WASHINGTON -- Loan demand and home sales increased in much of the country early this fall, but not enough to quicken the pace of the sluggish recovery, according to the Federal Reserve.
The Fed's periodic report of regional economic conditions, known as the Beige Book, found that the economy continued to strengthen across the Midwest, South, and much of the Atlantic coast during the last two months.
The report was released on Wednesday. Improvements in the West and in New England continued to be mixed.
|Slow and Uneven'
"Economic activity has continued to increase in most of the districts, but at a slow and uneven pace," the report said.
Pickup in loan demand was most dramatic in the Southeast and Midwest, while remaining sluggish in the New York, Dallas, and San Francisco regions.
"Mortgage refinancing activity, however, seems to have peaked in a number of areas," the report concluded.
The rise in residential construction and sales was most dramatic in low-to-moderate priced homes. The real estate market stopped declining in many New England states, and sales volume in that region was up significantly over last year.
In addition, retail sales grew across most of the country, but manufacturing activity lost its earlier momentum.
Highlights by region follow.
Boston: The residential real estate market stabilized, with prices flat and volume up as much as 30% over last year.
New York: Demand for consumer loans and residential mortgages increased, but demand for commercial and industrial loans, as well as non-residential mortgages, weakened.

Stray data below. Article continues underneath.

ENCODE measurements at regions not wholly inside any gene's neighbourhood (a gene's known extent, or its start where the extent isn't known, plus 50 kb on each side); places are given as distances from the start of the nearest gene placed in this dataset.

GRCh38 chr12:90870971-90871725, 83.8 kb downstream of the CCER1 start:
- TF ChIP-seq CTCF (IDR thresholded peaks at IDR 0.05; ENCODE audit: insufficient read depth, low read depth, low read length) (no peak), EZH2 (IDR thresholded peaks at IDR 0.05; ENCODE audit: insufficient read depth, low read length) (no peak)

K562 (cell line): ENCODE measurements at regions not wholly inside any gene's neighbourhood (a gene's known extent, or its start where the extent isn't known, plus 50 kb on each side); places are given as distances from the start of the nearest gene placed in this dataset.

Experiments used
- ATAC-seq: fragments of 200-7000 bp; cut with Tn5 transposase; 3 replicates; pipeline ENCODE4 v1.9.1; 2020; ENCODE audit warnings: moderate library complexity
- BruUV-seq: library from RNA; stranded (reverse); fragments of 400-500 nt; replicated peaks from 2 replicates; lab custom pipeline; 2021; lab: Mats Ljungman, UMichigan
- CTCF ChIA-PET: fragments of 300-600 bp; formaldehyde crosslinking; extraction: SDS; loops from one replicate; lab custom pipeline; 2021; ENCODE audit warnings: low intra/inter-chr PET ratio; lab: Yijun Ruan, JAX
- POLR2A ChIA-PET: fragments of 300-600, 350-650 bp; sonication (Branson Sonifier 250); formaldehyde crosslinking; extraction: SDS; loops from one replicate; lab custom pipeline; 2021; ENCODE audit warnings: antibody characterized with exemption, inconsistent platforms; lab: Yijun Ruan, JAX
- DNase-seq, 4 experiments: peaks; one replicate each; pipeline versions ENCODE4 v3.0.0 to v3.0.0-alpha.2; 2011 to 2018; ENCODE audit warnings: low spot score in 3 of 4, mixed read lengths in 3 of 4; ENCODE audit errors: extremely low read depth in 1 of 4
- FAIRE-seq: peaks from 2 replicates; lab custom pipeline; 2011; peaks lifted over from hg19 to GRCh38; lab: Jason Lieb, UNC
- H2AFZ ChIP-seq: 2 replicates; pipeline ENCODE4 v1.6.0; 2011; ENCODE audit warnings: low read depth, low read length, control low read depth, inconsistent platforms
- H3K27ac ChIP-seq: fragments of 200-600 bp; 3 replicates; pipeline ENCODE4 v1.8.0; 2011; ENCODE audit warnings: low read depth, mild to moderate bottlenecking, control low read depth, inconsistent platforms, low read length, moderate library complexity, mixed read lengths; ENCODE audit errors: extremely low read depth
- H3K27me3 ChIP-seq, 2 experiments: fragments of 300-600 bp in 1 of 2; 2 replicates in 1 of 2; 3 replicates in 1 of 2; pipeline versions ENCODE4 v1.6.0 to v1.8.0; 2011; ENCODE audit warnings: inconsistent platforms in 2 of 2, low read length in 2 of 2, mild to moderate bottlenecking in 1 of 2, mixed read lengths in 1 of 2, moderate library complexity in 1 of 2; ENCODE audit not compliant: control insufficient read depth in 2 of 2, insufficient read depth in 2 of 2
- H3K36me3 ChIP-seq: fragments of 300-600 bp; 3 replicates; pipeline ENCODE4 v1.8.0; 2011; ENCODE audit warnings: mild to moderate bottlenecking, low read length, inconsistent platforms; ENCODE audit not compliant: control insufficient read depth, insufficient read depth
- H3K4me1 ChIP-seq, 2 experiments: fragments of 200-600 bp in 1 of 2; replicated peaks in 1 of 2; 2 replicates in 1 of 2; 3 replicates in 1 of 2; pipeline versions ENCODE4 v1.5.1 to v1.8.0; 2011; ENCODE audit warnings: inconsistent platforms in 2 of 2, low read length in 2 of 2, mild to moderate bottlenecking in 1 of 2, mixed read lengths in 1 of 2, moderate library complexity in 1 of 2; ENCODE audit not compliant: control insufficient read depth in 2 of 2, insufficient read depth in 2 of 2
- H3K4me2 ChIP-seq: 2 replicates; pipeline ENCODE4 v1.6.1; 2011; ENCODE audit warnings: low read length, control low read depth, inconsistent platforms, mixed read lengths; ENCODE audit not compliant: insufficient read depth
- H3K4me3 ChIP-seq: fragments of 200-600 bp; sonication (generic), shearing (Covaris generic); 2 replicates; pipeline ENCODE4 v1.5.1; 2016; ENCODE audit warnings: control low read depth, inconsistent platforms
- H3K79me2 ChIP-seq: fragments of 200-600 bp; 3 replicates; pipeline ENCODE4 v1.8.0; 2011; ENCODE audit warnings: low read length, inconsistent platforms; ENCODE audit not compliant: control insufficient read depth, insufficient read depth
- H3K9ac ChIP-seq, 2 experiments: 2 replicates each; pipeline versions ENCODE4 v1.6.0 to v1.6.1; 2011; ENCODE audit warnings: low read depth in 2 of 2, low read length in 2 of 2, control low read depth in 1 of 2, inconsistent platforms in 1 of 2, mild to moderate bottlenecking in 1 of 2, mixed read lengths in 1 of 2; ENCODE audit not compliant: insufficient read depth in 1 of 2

Philadelphia: Commercial and industrial loans were up, with consumer lending level or improving.
Cleveland: A few large banks increased loans to businesses. Residential mortgages continued to be the most active part of the loan market, although mortgage refinancing demand appeared to be easing.
Richmond: Credit conditions changed little. Rates on commercial loans were steady, but rates on consumer loans dropped.
Atlanta: Bankers noticed an influx of new deposits from insurance settlements related to hurricane damages, but little change in commercial or consumer loan demand.
Chicago: Trends in commercial and industrial loan demand remained mixed, with suggestions that consumers were "waiting out the election."
St. Louis: All categories of loans at large banks increased.
Minneapolis: Construction showed signs of reviving, with home sales strong.
Kansas City: Loan demand strengthened. Bankers said that rates on consumer loans would fall.
Dallas: Banking conditions remained weak, with soft loan demand blamed on caution about the near-term economic outlook.
San Francisco: Consumer loan demand dropped again in California. It was stronger elsewhere in the district.